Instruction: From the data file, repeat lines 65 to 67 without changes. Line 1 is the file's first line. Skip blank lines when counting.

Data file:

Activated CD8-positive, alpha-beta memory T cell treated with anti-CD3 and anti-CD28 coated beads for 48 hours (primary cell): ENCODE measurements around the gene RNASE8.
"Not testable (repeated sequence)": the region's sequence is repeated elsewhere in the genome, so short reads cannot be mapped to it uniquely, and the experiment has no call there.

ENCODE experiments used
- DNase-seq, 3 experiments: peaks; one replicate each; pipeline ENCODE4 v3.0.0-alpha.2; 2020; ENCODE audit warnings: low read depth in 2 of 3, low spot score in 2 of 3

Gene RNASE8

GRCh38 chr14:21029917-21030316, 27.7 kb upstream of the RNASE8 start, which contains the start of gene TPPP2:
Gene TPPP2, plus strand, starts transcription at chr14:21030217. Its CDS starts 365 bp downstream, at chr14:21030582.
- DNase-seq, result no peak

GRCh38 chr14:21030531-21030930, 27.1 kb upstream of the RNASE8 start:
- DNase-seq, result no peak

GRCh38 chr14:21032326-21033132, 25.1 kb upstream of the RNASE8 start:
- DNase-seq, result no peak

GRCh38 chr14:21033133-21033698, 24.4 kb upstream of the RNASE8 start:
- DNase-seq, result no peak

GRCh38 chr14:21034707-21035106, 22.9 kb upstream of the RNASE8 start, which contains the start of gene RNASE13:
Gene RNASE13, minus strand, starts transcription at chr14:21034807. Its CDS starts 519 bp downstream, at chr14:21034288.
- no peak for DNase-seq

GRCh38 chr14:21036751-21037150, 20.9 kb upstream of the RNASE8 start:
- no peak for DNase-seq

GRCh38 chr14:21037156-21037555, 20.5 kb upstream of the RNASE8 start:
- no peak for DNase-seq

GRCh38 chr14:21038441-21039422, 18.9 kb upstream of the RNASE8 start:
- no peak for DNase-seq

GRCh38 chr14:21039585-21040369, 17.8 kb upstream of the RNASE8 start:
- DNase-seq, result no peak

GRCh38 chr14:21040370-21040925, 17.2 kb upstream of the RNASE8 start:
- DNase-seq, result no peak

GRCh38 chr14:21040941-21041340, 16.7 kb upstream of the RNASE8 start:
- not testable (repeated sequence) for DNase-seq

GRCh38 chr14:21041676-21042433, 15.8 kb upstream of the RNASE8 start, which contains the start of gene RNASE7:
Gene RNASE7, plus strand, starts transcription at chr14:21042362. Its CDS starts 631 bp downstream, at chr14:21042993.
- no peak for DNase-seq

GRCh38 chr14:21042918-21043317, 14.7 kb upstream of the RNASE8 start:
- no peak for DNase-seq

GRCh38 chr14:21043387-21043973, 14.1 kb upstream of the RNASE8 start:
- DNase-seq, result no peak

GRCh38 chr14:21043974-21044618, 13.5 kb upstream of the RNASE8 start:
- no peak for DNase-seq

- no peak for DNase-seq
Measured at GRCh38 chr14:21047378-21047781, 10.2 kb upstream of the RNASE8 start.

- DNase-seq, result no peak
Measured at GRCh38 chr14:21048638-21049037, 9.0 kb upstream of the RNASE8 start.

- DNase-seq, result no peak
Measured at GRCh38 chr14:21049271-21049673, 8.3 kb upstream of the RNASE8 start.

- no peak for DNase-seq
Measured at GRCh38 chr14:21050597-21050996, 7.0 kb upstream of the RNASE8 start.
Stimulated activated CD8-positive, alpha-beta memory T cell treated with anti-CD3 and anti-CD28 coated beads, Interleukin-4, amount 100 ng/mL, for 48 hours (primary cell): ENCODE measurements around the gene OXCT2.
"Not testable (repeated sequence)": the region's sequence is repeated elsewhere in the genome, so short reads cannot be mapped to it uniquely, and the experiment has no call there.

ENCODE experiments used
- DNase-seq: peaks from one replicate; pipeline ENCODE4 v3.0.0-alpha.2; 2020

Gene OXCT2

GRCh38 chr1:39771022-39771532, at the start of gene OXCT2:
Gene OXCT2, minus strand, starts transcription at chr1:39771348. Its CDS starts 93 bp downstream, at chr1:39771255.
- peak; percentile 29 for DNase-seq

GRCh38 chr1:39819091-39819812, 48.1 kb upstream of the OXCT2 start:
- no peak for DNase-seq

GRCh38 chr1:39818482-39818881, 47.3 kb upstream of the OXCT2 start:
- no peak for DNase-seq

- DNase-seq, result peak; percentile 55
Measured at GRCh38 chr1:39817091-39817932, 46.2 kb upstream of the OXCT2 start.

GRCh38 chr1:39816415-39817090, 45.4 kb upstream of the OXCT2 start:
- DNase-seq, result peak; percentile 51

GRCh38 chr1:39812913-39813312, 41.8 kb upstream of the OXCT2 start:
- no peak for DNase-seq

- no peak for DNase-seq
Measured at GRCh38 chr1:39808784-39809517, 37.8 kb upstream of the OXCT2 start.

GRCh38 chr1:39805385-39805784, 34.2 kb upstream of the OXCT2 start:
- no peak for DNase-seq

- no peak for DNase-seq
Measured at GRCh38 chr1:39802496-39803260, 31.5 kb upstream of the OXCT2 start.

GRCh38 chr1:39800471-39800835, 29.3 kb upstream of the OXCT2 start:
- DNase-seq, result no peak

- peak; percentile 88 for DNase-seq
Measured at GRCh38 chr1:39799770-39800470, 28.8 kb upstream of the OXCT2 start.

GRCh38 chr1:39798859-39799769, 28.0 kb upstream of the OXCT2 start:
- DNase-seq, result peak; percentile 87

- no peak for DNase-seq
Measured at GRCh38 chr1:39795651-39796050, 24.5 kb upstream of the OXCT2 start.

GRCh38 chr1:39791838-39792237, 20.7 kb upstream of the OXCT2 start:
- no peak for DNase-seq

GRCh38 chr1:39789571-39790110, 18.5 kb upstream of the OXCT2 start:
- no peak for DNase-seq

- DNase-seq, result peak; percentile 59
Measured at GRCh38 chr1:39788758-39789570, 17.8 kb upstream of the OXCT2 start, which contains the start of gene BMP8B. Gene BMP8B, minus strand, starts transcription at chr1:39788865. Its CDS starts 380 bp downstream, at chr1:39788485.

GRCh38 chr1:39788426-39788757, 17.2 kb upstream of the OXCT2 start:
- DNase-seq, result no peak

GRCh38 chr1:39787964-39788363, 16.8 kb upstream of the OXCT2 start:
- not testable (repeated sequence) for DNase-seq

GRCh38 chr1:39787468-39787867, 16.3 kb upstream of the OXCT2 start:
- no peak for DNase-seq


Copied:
- no peak for DNase-seq
Measured at GRCh38 chr1:39808784-39809517, 37.8 kb upstream of the OXCT2 start.

GRCh38 chr1:39805385-39805784, 34.2 kb upstream of the OXCT2 start: